This season’s color obsession is purple and turquoise. I pick it to sew with. I wear it. I’d decorate with it if I was into redecorating my house. Last season it was other colors. Next season it will be still other colors.
I do the same obsessing with gourds. I’ve gone through obsessions with Art Nouveau designs, Native American designs, Celtic designs, horses and wolves. My latest obsession is unlike the others. It isn’t any kind of design. The obsession centers around the thunder drum. A thunder drum is a gourd with the bottom cut off so a drum head and spring can be attached. When the spring is wiggled, it vibrates the drum head, which in turn creates sound waves inside the gourd. The gourd amplifies the waves and releases it through other holes in the gourd and sounds like thunder. Think cello or bass. It is so amazing.
Each drum reverberates differently. There are many variables that make up the drum’s tone. such as: the size of the gourd, the size of the drum head or opening, the shape of the gourd, the placement, shape, and size of the holes in the drum, and the smoothness of the inside of the gourd. I was so intrigued with the differences in the sounds, I asked Becca Chavarria, a friend, a music student, and cellist at a local university to analyze them. Even she couldn’t predict why each sounded the way is does. The best theory so far has to do with the size of the drum head, but there is more to it than that.
So how do you make one of these fascinating gourd creations? You can order detailed and professional instruction along with the drum heads and springs from Ron Swank at http://www.risingsunflowerflutes.com/. Or you can do what I did, order the supplies, study a drum that was already made, and then go figure it out as you go.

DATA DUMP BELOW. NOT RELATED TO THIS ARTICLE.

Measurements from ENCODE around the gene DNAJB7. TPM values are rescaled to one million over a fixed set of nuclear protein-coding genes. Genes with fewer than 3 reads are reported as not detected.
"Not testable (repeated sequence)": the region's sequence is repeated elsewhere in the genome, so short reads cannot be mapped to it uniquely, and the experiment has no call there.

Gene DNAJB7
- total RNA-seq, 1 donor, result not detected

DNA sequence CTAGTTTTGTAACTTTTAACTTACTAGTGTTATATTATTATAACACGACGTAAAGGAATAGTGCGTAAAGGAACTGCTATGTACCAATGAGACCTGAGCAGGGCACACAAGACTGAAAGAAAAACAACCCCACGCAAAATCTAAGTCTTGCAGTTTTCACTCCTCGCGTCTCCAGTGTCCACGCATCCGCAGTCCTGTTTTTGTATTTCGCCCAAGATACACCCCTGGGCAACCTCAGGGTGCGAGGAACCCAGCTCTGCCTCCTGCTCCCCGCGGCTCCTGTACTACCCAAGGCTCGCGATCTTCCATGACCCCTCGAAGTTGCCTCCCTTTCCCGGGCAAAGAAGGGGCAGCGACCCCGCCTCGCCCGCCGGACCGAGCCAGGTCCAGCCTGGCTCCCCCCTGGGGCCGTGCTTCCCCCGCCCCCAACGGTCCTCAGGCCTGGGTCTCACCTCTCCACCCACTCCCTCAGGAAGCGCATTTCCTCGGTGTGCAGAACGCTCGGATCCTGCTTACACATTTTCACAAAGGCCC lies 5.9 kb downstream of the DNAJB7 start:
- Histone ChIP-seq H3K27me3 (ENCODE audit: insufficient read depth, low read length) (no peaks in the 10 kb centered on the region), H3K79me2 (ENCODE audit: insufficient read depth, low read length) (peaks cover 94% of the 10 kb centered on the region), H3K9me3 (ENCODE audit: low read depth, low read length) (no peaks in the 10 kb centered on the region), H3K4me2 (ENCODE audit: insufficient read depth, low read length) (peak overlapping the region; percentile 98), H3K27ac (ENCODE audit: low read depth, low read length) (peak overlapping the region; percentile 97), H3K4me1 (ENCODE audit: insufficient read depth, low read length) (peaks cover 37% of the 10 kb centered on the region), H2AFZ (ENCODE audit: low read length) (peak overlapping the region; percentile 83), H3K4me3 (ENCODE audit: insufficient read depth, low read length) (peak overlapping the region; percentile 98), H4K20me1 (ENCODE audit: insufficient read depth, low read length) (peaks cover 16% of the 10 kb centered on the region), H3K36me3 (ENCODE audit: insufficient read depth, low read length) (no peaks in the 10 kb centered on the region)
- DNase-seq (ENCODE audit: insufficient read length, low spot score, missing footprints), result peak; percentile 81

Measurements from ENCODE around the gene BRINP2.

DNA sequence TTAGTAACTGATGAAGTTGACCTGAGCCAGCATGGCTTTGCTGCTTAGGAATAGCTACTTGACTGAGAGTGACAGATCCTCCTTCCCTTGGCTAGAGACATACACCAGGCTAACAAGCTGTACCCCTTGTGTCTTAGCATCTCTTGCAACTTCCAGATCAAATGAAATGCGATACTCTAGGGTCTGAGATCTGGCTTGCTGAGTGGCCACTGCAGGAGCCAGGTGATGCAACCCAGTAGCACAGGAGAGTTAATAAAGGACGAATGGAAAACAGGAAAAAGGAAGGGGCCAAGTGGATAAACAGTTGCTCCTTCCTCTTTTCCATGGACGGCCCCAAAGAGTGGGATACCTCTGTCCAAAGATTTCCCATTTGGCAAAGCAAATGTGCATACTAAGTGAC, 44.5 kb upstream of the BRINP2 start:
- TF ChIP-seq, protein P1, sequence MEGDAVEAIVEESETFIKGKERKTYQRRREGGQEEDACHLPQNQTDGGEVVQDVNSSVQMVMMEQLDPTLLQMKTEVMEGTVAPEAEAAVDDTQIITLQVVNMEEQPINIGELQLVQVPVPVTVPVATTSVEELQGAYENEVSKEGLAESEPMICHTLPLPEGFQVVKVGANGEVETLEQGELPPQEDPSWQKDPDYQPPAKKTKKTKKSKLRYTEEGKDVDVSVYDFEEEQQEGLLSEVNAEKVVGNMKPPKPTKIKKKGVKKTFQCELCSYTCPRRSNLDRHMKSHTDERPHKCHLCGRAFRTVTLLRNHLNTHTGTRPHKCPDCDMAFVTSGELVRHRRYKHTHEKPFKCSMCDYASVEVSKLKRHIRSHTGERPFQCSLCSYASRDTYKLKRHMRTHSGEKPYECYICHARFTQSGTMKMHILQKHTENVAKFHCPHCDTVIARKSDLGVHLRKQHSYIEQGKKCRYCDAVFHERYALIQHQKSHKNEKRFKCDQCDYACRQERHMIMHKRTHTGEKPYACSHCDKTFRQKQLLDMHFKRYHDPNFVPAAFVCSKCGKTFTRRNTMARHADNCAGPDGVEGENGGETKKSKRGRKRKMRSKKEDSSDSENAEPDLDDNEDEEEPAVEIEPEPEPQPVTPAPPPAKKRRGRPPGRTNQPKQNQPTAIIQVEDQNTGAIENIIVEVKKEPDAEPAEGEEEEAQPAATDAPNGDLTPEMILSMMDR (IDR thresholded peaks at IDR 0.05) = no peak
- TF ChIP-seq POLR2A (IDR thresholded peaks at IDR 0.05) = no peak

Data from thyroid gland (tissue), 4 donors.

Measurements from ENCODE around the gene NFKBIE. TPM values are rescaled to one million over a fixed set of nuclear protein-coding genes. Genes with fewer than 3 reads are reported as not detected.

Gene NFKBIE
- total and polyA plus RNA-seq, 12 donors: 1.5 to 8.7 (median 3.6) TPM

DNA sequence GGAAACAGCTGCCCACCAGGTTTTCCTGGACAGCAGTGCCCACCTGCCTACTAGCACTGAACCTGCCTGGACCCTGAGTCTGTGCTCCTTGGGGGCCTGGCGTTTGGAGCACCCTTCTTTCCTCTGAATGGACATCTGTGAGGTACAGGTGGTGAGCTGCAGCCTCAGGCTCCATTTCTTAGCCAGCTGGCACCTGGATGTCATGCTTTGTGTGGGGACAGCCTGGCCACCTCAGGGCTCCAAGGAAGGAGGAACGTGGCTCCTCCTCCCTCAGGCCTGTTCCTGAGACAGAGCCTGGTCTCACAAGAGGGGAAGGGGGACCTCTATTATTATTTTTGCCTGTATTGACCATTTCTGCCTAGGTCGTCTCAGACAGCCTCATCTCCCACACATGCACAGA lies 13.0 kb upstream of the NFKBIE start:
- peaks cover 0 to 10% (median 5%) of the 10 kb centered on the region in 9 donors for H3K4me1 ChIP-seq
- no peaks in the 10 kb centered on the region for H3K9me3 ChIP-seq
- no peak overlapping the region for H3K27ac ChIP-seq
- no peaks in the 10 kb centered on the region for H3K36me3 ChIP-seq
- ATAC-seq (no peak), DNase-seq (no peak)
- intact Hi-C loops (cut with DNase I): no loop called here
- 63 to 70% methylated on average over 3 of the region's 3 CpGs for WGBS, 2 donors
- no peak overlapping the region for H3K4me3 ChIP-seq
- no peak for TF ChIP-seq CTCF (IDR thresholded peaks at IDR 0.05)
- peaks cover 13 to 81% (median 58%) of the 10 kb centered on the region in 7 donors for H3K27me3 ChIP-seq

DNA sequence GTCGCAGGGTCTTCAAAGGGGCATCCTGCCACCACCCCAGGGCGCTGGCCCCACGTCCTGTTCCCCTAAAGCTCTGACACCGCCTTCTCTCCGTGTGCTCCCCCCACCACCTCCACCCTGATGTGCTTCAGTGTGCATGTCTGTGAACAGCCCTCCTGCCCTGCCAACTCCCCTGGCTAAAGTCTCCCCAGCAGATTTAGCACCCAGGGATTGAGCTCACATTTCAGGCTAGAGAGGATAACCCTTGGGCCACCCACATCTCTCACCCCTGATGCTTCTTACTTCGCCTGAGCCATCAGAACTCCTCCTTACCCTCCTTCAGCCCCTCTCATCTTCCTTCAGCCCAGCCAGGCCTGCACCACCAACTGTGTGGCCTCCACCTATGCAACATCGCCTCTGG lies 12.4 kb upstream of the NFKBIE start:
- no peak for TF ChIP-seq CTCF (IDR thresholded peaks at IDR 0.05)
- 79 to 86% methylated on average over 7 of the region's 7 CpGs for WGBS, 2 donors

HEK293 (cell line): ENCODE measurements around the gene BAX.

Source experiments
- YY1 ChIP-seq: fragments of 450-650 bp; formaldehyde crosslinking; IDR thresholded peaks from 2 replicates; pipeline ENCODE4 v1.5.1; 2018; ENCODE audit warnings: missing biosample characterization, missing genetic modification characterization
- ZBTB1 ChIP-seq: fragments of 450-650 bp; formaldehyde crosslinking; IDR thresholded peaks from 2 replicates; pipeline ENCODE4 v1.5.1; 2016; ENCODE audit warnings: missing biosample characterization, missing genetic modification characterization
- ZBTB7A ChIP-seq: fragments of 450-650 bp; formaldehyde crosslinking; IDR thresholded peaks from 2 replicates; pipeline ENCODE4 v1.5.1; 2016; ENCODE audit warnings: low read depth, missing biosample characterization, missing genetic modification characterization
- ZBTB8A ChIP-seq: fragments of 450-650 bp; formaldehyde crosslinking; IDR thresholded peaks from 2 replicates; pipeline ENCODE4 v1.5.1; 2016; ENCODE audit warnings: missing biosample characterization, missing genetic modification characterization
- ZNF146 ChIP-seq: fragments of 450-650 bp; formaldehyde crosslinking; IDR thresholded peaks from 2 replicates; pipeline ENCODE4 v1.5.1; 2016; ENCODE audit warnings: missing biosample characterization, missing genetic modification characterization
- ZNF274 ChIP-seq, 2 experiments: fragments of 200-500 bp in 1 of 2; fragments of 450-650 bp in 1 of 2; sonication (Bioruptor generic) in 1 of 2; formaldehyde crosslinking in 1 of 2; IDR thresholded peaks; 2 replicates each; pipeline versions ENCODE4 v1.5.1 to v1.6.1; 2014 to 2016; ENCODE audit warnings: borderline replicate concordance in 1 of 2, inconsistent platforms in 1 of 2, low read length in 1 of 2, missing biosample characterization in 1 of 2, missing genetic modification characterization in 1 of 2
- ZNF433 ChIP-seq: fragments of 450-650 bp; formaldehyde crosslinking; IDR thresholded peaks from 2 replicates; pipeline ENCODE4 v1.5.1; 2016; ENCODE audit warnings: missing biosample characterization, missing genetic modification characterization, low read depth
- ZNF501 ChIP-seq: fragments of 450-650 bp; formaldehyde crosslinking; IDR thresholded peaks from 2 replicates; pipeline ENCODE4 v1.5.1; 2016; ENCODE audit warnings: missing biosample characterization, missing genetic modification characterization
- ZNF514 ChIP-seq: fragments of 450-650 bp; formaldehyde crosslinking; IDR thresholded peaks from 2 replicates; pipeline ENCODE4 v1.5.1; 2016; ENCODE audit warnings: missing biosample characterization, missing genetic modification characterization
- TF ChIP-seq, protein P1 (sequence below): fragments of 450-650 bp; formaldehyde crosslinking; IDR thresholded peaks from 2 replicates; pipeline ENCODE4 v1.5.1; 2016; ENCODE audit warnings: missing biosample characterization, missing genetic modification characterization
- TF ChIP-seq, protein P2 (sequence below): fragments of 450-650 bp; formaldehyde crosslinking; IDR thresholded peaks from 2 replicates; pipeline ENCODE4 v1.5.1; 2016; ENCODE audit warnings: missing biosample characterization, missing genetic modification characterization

Here are a few pointers that I have learned by inspecting completed thunder drums and asking questions.
– Pick a sturdy, thick walled gourd. It will be banged around a bit when it is finished.
-The bottom of the drum has to be cut and sanded absolutely smooth and flat. My saw and Dremel didn’t work so I got a sticky backed sanding pad that I attached to a solid surface. I rub the cut part of the gourd over it in a circular motion to get it absolutely smooth and flat.
-The inside of the gourd needs to be fairly smooth so the sound doesn’t become muffled.
-There has to be a hole or holes somewhere on the gourd other than the bottom to let the sound out. Holes that are too large decreases the depth of the sound. Plan your hole or holes when you do your design. I use a tiny keyhole saw that uses an Exacto blade handle or a mini jig saw to cut the hole. You can even use a cutter bit or drill bit with your Dremel to gouge out the shape. An emery board, the kind you use for your finger nails, words great to smooth the edges.
-A hanger cord needs to be attached before the drumhead is put on. The cord need to be pretty hardy, like leather or parachute cord since it will be hard to replace after the drumhead is on.
-Dark paint on the inside looks nice and will hide blemishes if you look into the holes. I spray paint it before I cut the extra holes to help prevent overspray onto the outside of the gourd.
-I trace and cut the drumhead before I attach it. Other’s might find it easier to cut it afterwards. The drum head is best attached with an industrial strength super glue. I use CA Thick that can be found in woodworking shops.
-Watch the video by Ron Swank on how to heat shrink the drumhead and attach the spring. The link to the video can be found on his website shown above. Mine doesn’t always work like his, so sometimes I just keep at it until I have the look and feel I want. I do have to say I have ruined a couple trying to get it right. Once you have this last step done, you can finally hear what the drum will sound like.
-You will notice I gave no advice on how to design the gourd, the methods of putting on your design, or finishing the gourd. It is those things that make the thunder drum uniquely yours.
One of the nice things about this new to continue using the skills I developed with my old obsessions. I also get to continue adding new ones, like my newly emerging skill of chip carving. I wonder if that will become my next obsession?